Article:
The beneficial properties of milk thistle have been known for centuries. It’s healing benefits were first recorded as early as the first century by Roman naturalist Pliny the Elder who wrote about it’s ability to “carry bile” throughout the body. From liver-health to indigestion, this prickly-looking plant has several long-standing perks. But, scientists with the University of Colorado Cancer Center have demonstrated yet another, perhaps previously unknown benefit: skin cancer prevention.
Researchers have found that silibinin, an extract from milk thistle, can actually combat skin cancer and photo-aging in two specific ways. According to their work, milk thistle is both able to repair skin cells damaged by radiation and destroy those that may go on to cause cancer.
In regards to UVA radiation, which according to GreenMedInfo, makes up 95% of the radiation reaching earth, silibinin-treated skin cells reacted far better to radiation, with a dramatic number of damaged cells dying off of their own accord. In addition, the silibinin was completely non-toxic to undamaged cells. In other words, the silibinin seemed to intelligently differentiate between damaged and non-damaged skin cells, killing only those that could go on to cause cancer.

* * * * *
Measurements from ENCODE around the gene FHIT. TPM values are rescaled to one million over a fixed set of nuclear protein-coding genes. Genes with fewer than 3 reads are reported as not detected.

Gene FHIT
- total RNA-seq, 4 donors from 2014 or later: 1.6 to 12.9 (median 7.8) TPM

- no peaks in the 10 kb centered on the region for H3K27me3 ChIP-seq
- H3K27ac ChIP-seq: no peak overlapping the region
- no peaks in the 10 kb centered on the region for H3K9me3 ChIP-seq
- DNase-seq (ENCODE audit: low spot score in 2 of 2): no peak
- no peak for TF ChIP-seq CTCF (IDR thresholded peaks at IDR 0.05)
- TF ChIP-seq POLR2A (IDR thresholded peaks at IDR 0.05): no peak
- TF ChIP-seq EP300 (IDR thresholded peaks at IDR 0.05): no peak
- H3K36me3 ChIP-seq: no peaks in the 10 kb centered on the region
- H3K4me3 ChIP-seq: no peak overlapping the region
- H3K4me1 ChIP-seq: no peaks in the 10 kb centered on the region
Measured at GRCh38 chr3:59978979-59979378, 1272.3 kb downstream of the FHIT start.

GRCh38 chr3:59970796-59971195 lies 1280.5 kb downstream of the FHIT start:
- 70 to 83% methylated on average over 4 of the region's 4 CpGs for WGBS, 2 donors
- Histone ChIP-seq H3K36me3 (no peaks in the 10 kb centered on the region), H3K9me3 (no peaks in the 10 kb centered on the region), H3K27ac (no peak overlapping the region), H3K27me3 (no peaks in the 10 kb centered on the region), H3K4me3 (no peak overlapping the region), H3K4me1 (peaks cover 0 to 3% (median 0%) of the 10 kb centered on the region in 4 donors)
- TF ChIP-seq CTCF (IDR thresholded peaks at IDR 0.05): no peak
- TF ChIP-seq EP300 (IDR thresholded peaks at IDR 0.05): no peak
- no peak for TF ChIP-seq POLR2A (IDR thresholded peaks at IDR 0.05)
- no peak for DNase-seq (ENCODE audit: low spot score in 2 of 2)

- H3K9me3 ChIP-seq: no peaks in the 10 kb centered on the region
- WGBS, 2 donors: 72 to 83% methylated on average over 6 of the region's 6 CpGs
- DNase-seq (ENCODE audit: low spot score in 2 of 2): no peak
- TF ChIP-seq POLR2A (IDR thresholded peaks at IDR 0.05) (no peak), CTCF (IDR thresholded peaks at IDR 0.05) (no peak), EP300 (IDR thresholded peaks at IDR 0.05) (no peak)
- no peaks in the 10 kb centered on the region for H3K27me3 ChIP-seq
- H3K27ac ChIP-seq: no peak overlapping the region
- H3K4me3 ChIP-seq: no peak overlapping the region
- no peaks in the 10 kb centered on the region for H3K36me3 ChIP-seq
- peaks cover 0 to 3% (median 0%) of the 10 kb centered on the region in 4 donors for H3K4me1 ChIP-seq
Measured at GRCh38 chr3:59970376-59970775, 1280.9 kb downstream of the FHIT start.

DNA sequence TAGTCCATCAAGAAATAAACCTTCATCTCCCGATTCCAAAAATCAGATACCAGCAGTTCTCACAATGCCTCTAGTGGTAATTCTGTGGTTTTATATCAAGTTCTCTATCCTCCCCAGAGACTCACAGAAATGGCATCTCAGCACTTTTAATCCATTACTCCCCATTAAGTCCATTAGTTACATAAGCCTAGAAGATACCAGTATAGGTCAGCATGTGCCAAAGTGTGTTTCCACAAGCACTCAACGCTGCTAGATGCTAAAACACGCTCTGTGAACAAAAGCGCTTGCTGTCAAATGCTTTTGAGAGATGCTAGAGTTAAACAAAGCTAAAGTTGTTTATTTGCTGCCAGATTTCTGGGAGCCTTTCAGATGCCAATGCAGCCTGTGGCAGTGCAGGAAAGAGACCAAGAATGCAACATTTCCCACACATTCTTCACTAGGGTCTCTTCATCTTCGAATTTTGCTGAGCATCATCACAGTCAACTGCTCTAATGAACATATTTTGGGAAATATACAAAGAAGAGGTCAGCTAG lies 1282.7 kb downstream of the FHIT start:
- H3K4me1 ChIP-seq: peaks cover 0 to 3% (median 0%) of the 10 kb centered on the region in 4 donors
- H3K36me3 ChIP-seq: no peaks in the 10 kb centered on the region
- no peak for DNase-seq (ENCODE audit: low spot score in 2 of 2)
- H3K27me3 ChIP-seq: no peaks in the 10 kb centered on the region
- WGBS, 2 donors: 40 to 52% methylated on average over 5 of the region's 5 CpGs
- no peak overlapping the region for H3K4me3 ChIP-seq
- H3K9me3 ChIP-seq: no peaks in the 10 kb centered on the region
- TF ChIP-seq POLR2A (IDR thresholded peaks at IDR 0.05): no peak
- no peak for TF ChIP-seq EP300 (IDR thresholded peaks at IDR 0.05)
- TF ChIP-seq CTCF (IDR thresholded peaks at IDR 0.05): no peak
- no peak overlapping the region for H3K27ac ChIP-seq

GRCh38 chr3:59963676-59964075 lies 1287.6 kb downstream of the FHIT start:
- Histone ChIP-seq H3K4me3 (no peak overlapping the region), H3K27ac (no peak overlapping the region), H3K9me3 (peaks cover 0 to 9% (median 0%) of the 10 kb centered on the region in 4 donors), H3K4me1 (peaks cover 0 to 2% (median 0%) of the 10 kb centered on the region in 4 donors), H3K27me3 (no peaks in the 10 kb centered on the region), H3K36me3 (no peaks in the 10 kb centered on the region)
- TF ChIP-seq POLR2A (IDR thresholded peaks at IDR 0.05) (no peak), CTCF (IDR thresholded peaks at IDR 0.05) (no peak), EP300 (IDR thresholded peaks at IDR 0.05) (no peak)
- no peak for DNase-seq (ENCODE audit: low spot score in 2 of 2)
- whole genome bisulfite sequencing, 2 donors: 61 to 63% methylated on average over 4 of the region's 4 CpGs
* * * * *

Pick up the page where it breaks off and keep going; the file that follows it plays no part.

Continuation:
The same researchers looked at silibinin and UVB radiation in another study. UVB radiation accounts for 5% of the sun’s radiation reaching Earth. In that study, the silibinin didn’t kill off the cells damaged by UVB radiation, but instead protected them from the DNA damage that could lead to cancer. It repaired them.
Some of their research was recently published in Phytochemistry and Photobiology.
The ways in which nature can almost intelligently act within the body are truly remarkable. In 2007, research published in Integrative Cancer Therapies reviewed numerous clinical studies suggesting milk thistle’s positive effects on cancer. After examination and according to the abstract: “there is strong preclinical evidence for silymarin’s hepatoprotective and anticarcinogenic effects, including inhibition of cancer cell growth in human prostate, skin, breast, and cervical cells.”
Although the research directly on humans has not been carried out, you can find milk thistle in seeds, supplements, and liquid extracts. It can be used for appetite improvement, heartburn, liver disorders, inducing menstruation, increasing lactation, depression, malaria, and even hangovers.